Living like that instills you with a sense of furtiveness if you can manage it. I have never been terribly successful at it, but I have learned when the time and place is. Being trans has no bearing on a trip to Safeway, so it’s not like I’d bring it up. Until the cashier calls me sir. Then it becomes an issue. Then I have to decide whether to correct the cashier even though it’s not my job to educate others on demand. Then I have to decide whether it’s even worth it, because I’ll be frustrated either way and so many people are not worth the time. I don’t necessarily intend to center everything in my existence on my transness. But how can I not? I see how the world perceives me on a near-daily basis. I’ve seen that look countless times when I walk into public restrooms, when I’m trying on a dress, when I’m getting change at a register. Even if I am a more open person, I rarely let my guard down in regard to taking care of and looking out for myself. How can you blame me? Even if I’m fortunate, I’m still trans in a world that largely despises trans people. Most people I encounter aren’t overtly transphobic, but like any form of discrimination, it’s a folly to think of transphobia as only direct actions. It lurks in so many places.

Most trans folk may not be lucky when it comes to how we are treated. But we are fortunate in that we know ourselves. We have been forced to interrogate what makes us who we are. I am lucky that I found myself in a world that does not go out of its way to support my existence. I am lucky to live a more fully realized life, a much more examined one, at least. Not because I’m smarter or better or anything, just because I had to figure it out. I had to decide. Did I want to be who everyone wanted me to be, or who I wanted to be? I don’t blame anyone for looking around and feeling like they can’t do that based on how our society currently is, especially if they’re trans. We need to make a more accepting, supportive world for people to interrogate who they are. Because everyone should be able to do that. Everyone should get to be who they are, not who they’re told to be. My lived experience defies what I was told was possible for so many years. Hopefully, just living my life every day can be a small demonstration of that. I am always in the process of trying to become more me. Perhaps I can help set an example or do something to help you in the same regard. That difference does not feel as large as it did seven years ago, when I really truly began the process of being myself, fully, without shame or regret. But there are always things I can do better. If I’ve got mine, the least I can do is something to help everyone else get theirs too. My experiences should be the baseline, not the exception.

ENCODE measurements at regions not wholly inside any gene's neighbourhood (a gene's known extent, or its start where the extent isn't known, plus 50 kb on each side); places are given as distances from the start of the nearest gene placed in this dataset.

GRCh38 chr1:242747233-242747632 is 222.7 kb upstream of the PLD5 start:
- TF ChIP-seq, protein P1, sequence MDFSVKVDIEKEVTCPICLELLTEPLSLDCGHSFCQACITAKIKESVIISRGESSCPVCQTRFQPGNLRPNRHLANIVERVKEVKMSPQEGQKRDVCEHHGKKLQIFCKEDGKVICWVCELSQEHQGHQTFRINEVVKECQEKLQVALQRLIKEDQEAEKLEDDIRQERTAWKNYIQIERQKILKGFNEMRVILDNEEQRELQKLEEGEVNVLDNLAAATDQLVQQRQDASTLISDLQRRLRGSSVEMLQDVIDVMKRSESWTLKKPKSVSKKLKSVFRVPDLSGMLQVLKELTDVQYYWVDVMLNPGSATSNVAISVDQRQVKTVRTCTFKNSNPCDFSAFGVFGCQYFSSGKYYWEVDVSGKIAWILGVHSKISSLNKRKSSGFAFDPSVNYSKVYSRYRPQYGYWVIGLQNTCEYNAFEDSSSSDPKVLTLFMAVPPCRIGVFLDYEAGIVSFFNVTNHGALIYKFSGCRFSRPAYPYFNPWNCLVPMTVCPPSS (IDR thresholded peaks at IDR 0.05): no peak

My life is full of so many great people, and I have much better relationships with you now than I ever thought I would just by virtue of being myself, of being fully present. So, to everyone out there, wherever I met you along the way, whether it was just recently or years ago in high school, thanks for being there. I cannot stress how great it is to have so many supportive people in my life, people who continue to challenge themselves and grow just as I try to do the same every day. I do not take any of that for granted. I am lucky to call you friends, to know there are a great many people who support me, who do want a better world for trans folks. I look forward to whatever’s next and I can’t think of a better group of people to discover that with.